Olympic Games become Political

This post was awarded a “red star” from the editorial team.

Mischa, the 1980 Olympics Mascot

The 1980 Olympics is marked down in history, not necessarily for the sporting events and the athletes that participated, but for the political conundrum that sprang forth before the games even started. The 1980 Olympic Games went through difficulty due to the United States decision, along with 55 other countries, to boycott the Olympics. The political difficulties in the Moscow Olympic Games can trace its origins back to the Soviet invasion of Afghanistan in December 1979. According to Freeze, the invasion of 1979 came as a result of a meeting of the Politburo who decided to invade Afghanistan due to the importance of the region, “popular opposition to the Afghan government, and rumours that Kabul was making overtures to the American government” (Freeze, 446). Unfortunately, this invasion had disastrous results for the Soviet Union’s “international position” (Freeze, 446). The boycotting of the 1980 Olympic Games, by the U.S. and other countries, give insight into how the status of the Soviet Union was shaky and much of the world censured the communist nation for their actions in Afghanistan.

Emblem of XXII Olympic Games.svg

Emblem of the 1980 Olympic Games in Moscow

The 1980 Olympic Games in Moscow led to further tension between the Soviet Union and other parts of the world, especially the Unites States. In an 1980 editorial titled, “The Price of Ambition,” the editorial calls out the “scheming enemies of the Olympic movement.” The article shines light on the Soviet Union by stating how the country is doing all of its necessary duties while the countries like the U.S. are inappropriately interfering. The articles goes so far as to note that “certain politicians have brazenly interfered in the international athletic movement, their aim being to wreck the Moscow Olympics to please the personal ambitions of US President Carter.” The Soviet Union scolded the U.S. and Carter, personally, for destroying the purpose of the games by turning it into a political event. A Current Digest article, “Let the Olympic Flame Burn,” made several interesting statements. The article denied the invasion of Afghanistan as the real reason for the boycott, it said that the real reason was the U.S was simply trying to prevent the games from happening in a socialist country “so the truth about our country. . . would not become known to the international community.” The article and editorial shed light on the growing tension between the U.S. and the Soviet Union at this time. As the Olympic Games occurred during the midst of the Cold War, the tensions between the U.S. and the Soviet Union during the games simply served as another problem on top of their many political issues.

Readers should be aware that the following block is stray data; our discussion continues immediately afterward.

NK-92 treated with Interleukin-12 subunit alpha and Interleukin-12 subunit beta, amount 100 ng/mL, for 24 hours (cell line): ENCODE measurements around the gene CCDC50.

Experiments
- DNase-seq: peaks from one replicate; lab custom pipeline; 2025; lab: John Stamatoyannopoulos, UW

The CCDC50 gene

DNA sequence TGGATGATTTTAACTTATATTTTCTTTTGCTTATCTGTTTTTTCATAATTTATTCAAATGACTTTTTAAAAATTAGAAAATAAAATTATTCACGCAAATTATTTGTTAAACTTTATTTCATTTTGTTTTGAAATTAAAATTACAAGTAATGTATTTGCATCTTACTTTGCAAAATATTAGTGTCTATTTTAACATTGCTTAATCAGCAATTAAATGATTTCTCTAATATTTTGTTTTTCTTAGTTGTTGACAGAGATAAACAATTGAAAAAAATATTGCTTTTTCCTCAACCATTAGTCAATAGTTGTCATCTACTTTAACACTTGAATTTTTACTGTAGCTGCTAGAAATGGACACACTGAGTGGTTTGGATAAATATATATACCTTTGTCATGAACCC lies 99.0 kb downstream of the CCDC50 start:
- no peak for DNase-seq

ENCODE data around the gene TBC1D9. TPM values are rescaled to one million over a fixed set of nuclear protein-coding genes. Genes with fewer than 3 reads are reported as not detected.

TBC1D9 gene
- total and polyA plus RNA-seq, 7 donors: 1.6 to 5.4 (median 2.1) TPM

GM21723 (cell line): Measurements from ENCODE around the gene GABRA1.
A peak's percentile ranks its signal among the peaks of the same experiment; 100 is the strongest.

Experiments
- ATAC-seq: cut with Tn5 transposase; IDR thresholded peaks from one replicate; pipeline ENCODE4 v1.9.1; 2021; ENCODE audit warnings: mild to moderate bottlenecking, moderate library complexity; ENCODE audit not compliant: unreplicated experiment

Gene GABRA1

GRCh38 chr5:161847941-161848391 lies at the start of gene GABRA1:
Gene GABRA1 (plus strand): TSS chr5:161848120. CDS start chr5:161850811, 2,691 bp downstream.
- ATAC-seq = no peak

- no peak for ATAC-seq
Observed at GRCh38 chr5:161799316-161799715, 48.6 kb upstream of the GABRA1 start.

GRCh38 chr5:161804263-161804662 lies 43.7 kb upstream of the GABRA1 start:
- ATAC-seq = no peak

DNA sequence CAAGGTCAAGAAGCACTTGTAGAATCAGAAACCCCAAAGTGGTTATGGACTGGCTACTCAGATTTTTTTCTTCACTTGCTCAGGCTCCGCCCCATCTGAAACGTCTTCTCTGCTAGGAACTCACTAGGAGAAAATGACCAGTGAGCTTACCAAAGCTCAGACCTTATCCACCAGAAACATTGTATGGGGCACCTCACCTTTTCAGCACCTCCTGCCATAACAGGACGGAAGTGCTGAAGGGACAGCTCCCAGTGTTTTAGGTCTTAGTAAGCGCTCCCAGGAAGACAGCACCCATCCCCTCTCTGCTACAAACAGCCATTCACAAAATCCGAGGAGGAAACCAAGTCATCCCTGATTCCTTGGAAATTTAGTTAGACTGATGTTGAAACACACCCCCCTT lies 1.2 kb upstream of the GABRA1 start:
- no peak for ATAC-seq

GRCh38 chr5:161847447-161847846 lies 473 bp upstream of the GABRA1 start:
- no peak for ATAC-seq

The spectators to the Olympic Games did not provide much international diversity as many were from the Soviet Union. In fact, 3.9 million of the 5.2 million tickets sold for the Games were bought by Soviets. Therefore, the spectators also provide insight into how the 1980 Olympic Games was a shadow of the previous games due to the political difficulties that arose.

All in all, the 1980 Olympic Games in Moscow reveal the how the Soviet Union’s image was tainted by the invasion of Afghanistan. The tension continued to rise between the United States and the Soviet Union during this time. The conflicts of the 1980 Olympic Games in Moscow revealed that the struggles of the Cold War continued to run full steam ahead.


Freeze, Gregory L. Russia: A History. New York: Oxford University Press, 2009.

“1980 Moscow Olympics.” Seventeen Moments in Soviet History. Accessed November 16, 2014. http://soviethistory.macalester.edu/index.php?page=subject&SubjectID=1980olympics&Year=1980&navi=byYear.

“The Price of Ambition.” Seventeen Moments in Soviet History. Accessed November 16, 2014.http://soviethistory.macalester.edu/index.php?page=article&ArticleID=1980pravda2&SubjectID=1980olympics&Year=1980.

Bolshakov, V. “Let the Olympic Flame Burn.” Current Digest of the Russian Press 34, no. 32 (1980): 14-15. Accessed November 16, 2014. http://dlib.eastview.com.ezproxy.lib.vt.edu:8080/browse/doc/13626902.

Mischa Image Retrieved from: http://soviethistory.macalester.edu/index.php?page=subject&show=images&SubjectID=1980olympics&Year=1980&navi=byYear.

Olympic Games Emblem Image Retrieved from: http://en.wikipedia.org/wiki/1980_Summer_Olympics.



This entry was posted in Uncategorized. Bookmark the permalink.

3 Responses to Olympic Games become Political

  1. cpurvis2 says:

    It was so interesting diving deeper into why the US (and other countries) boycotted the 1980 Olympics; growing up, I often heard this, but was never exactly sure why. Also, your primary sources and external links are fantastic! Great post!

  2. jslattery says:

    I don’t often agree with the Soviet Union, but I agree with them that the U.S. and other countries shouldn’t have boycotted the Olympics to make a political statement. It seems that the real losers were the athletes that didn’t go.

  3. Kelly Cooper says:

    jslattery-I actually found it interesting in my research that some athletes did go by participating under the Olympic Flag. I am sympathetic to the athletes that trained for four years to the Olympics, only to have their country boycott the Games.

Leave a Reply